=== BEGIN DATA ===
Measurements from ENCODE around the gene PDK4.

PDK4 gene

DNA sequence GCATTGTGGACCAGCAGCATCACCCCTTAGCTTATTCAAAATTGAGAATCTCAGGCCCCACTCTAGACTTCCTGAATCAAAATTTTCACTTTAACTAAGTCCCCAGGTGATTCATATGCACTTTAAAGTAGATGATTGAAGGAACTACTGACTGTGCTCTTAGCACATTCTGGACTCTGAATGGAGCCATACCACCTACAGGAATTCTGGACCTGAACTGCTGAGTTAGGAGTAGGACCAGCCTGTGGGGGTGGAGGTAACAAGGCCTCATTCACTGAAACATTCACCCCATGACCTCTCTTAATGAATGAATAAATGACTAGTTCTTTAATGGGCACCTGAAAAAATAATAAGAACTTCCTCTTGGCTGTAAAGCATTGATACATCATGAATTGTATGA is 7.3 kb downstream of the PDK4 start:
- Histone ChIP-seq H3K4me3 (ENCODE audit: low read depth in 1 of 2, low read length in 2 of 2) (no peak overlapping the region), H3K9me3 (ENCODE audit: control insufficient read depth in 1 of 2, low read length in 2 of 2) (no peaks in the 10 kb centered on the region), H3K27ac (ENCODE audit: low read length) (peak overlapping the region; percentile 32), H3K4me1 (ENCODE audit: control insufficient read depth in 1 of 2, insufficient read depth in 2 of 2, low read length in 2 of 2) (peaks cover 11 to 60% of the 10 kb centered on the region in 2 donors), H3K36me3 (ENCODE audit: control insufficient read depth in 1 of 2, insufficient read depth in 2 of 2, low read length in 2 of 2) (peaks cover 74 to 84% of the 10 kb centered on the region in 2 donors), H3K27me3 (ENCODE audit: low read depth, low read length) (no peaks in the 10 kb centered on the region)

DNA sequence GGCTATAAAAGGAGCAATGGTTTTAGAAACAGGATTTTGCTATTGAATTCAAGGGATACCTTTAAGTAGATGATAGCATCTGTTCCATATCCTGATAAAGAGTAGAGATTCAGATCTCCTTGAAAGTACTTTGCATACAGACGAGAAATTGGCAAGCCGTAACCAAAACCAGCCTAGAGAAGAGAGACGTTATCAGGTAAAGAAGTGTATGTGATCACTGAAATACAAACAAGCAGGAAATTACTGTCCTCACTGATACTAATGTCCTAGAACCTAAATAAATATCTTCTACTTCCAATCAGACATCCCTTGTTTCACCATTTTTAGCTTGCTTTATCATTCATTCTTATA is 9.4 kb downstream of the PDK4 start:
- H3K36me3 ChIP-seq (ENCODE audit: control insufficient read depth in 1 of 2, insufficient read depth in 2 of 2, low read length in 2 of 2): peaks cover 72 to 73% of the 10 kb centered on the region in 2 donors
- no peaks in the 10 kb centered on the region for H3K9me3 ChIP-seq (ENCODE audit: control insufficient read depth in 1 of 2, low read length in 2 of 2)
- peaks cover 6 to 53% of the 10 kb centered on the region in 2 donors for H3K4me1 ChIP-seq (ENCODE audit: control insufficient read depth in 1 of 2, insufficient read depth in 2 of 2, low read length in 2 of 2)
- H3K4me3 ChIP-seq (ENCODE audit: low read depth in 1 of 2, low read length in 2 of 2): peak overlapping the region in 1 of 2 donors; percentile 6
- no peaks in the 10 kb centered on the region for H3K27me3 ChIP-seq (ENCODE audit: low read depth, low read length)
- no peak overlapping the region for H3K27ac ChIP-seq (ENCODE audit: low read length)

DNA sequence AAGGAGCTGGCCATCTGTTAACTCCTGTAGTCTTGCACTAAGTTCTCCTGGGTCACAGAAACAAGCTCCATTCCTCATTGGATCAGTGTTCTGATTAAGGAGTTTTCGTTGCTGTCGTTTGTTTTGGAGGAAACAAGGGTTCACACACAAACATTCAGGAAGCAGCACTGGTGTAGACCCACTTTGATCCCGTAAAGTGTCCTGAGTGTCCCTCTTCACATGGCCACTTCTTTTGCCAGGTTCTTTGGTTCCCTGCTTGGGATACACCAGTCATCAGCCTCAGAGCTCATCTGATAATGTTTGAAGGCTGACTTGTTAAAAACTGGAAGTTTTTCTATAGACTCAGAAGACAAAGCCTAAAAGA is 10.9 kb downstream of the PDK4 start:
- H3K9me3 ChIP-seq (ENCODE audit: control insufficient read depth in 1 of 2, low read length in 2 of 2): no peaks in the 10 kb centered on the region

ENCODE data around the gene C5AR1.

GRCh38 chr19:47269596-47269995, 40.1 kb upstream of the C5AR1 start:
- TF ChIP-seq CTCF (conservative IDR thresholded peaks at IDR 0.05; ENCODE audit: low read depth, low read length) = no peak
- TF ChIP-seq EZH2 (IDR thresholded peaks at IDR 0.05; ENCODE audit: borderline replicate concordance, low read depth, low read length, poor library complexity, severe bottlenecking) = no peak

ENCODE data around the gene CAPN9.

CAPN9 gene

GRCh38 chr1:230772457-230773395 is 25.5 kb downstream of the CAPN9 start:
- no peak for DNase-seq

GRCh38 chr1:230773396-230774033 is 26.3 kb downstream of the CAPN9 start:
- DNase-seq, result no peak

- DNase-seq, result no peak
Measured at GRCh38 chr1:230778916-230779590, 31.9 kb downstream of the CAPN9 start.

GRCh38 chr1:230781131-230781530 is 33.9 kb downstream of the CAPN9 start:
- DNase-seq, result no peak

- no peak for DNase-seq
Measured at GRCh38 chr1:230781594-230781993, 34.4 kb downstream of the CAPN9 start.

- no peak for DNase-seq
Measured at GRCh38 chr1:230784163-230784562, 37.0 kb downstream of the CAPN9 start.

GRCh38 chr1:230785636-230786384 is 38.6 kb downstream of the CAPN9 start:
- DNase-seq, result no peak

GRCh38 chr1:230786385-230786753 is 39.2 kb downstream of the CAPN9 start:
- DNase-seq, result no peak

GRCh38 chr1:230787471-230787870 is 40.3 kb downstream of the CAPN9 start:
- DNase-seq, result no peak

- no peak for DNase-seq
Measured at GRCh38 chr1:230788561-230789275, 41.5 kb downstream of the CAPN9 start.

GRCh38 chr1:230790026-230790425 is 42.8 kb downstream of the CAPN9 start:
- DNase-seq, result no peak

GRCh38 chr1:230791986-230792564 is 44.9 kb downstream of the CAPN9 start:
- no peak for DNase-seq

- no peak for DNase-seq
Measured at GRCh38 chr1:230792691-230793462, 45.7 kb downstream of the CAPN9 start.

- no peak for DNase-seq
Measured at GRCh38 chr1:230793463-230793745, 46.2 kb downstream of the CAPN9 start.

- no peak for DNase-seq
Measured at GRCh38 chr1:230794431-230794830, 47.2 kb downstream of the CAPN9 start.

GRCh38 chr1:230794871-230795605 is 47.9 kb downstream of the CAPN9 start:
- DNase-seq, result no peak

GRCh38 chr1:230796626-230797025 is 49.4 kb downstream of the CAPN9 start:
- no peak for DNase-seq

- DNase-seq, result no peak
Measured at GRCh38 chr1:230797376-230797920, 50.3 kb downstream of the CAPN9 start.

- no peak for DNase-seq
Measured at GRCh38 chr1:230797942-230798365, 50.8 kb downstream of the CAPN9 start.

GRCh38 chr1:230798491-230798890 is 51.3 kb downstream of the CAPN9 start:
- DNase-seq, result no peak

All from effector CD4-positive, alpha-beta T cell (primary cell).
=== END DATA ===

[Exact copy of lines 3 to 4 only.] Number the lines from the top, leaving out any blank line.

DNA sequence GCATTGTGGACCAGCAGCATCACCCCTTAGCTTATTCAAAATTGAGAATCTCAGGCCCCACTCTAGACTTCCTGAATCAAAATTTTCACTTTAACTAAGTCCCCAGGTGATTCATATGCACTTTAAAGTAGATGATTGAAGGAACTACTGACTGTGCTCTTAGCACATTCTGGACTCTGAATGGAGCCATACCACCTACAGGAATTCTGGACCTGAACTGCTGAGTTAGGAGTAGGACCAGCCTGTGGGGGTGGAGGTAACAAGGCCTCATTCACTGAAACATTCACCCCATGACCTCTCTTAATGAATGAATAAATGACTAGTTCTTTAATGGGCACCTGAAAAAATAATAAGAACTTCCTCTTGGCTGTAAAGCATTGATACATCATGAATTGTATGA is 7.3 kb downstream of the PDK4 start:
- Histone ChIP-seq H3K4me3 (ENCODE audit: low read depth in 1 of 2, low read length in 2 of 2) (no peak overlapping the region), H3K9me3 (ENCODE audit: control insufficient read depth in 1 of 2, low read length in 2 of 2) (no peaks in the 10 kb centered on the region), H3K27ac (ENCODE audit: low read length) (peak overlapping the region; percentile 32), H3K4me1 (ENCODE audit: control insufficient read depth in 1 of 2, insufficient read depth in 2 of 2, low read length in 2 of 2) (peaks cover 11 to 60% of the 10 kb centered on the region in 2 donors), H3K36me3 (ENCODE audit: control insufficient read depth in 1 of 2, insufficient read depth in 2 of 2, low read length in 2 of 2) (peaks cover 74 to 84% of the 10 kb centered on the region in 2 donors), H3K27me3 (ENCODE audit: low read depth, low read length) (no peaks in the 10 kb centered on the region)